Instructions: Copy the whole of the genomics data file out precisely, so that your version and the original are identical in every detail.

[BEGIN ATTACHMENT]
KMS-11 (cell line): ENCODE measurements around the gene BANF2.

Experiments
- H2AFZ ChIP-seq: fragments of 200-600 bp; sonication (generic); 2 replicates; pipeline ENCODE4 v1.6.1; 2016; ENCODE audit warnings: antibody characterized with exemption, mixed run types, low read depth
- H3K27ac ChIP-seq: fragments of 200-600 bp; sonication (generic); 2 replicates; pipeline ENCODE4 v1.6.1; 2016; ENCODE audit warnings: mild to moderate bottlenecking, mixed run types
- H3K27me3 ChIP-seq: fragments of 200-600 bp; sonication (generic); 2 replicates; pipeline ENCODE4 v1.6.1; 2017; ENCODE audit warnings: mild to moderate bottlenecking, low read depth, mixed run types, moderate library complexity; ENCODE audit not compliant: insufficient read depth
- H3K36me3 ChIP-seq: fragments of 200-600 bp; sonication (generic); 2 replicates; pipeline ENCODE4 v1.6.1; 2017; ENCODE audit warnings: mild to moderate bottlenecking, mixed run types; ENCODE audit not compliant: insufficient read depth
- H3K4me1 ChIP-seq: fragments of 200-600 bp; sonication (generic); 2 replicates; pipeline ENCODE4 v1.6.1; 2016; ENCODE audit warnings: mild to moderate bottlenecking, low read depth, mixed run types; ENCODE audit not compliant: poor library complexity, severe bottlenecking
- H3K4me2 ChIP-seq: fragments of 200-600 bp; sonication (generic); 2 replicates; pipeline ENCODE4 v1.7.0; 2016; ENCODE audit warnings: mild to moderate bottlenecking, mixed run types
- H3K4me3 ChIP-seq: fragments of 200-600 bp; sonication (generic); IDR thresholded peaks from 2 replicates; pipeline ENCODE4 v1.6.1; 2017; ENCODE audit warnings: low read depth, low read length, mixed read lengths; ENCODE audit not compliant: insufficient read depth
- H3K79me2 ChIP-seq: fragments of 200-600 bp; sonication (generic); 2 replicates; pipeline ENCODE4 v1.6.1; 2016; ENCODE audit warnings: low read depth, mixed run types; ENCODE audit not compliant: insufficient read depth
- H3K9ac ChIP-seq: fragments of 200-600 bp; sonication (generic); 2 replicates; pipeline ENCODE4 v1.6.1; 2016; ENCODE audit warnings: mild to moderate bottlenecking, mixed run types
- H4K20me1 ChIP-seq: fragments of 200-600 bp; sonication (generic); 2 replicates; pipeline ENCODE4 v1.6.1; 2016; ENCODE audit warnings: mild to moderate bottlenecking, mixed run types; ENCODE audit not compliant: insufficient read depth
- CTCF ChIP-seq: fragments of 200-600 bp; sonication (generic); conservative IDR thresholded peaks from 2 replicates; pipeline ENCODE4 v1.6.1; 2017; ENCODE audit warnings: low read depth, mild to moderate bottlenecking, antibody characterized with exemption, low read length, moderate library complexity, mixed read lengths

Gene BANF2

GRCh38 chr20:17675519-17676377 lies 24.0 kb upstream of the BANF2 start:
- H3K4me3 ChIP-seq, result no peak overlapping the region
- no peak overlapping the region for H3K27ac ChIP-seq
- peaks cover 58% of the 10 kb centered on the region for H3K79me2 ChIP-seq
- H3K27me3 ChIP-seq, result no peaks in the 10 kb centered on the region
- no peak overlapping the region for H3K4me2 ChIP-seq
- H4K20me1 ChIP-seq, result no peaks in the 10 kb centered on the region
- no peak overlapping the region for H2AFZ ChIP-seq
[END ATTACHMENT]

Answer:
KMS-11 (cell line): ENCODE measurements around the gene BANF2.

Experiments
- H2AFZ ChIP-seq: fragments of 200-600 bp; sonication (generic); 2 replicates; pipeline ENCODE4 v1.6.1; 2016; ENCODE audit warnings: antibody characterized with exemption, mixed run types, low read depth
- H3K27ac ChIP-seq: fragments of 200-600 bp; sonication (generic); 2 replicates; pipeline ENCODE4 v1.6.1; 2016; ENCODE audit warnings: mild to moderate bottlenecking, mixed run types
- H3K27me3 ChIP-seq: fragments of 200-600 bp; sonication (generic); 2 replicates; pipeline ENCODE4 v1.6.1; 2017; ENCODE audit warnings: mild to moderate bottlenecking, low read depth, mixed run types, moderate library complexity; ENCODE audit not compliant: insufficient read depth
- H3K36me3 ChIP-seq: fragments of 200-600 bp; sonication (generic); 2 replicates; pipeline ENCODE4 v1.6.1; 2017; ENCODE audit warnings: mild to moderate bottlenecking, mixed run types; ENCODE audit not compliant: insufficient read depth
- H3K4me1 ChIP-seq: fragments of 200-600 bp; sonication (generic); 2 replicates; pipeline ENCODE4 v1.6.1; 2016; ENCODE audit warnings: mild to moderate bottlenecking, low read depth, mixed run types; ENCODE audit not compliant: poor library complexity, severe bottlenecking
- H3K4me2 ChIP-seq: fragments of 200-600 bp; sonication (generic); 2 replicates; pipeline ENCODE4 v1.7.0; 2016; ENCODE audit warnings: mild to moderate bottlenecking, mixed run types
- H3K4me3 ChIP-seq: fragments of 200-600 bp; sonication (generic); IDR thresholded peaks from 2 replicates; pipeline ENCODE4 v1.6.1; 2017; ENCODE audit warnings: low read depth, low read length, mixed read lengths; ENCODE audit not compliant: insufficient read depth
- H3K79me2 ChIP-seq: fragments of 200-600 bp; sonication (generic); 2 replicates; pipeline ENCODE4 v1.6.1; 2016; ENCODE audit warnings: low read depth, mixed run types; ENCODE audit not compliant: insufficient read depth
- H3K9ac ChIP-seq: fragments of 200-600 bp; sonication (generic); 2 replicates; pipeline ENCODE4 v1.6.1; 2016; ENCODE audit warnings: mild to moderate bottlenecking, mixed run types
- H4K20me1 ChIP-seq: fragments of 200-600 bp; sonication (generic); 2 replicates; pipeline ENCODE4 v1.6.1; 2016; ENCODE audit warnings: mild to moderate bottlenecking, mixed run types; ENCODE audit not compliant: insufficient read depth
- CTCF ChIP-seq: fragments of 200-600 bp; sonication (generic); conservative IDR thresholded peaks from 2 replicates; pipeline ENCODE4 v1.6.1; 2017; ENCODE audit warnings: low read depth, mild to moderate bottlenecking, antibody characterized with exemption, low read length, moderate library complexity, mixed read lengths

Gene BANF2

GRCh38 chr20:17675519-17676377 lies 24.0 kb upstream of the BANF2 start:
- H3K4me3 ChIP-seq, result no peak overlapping the region
- no peak overlapping the region for H3K27ac ChIP-seq
- peaks cover 58% of the 10 kb centered on the region for H3K79me2 ChIP-seq
- H3K27me3 ChIP-seq, result no peaks in the 10 kb centered on the region
- no peak overlapping the region for H3K4me2 ChIP-seq
- H4K20me1 ChIP-seq, result no peaks in the 10 kb centered on the region
- no peak overlapping the region for H2AFZ ChIP-seq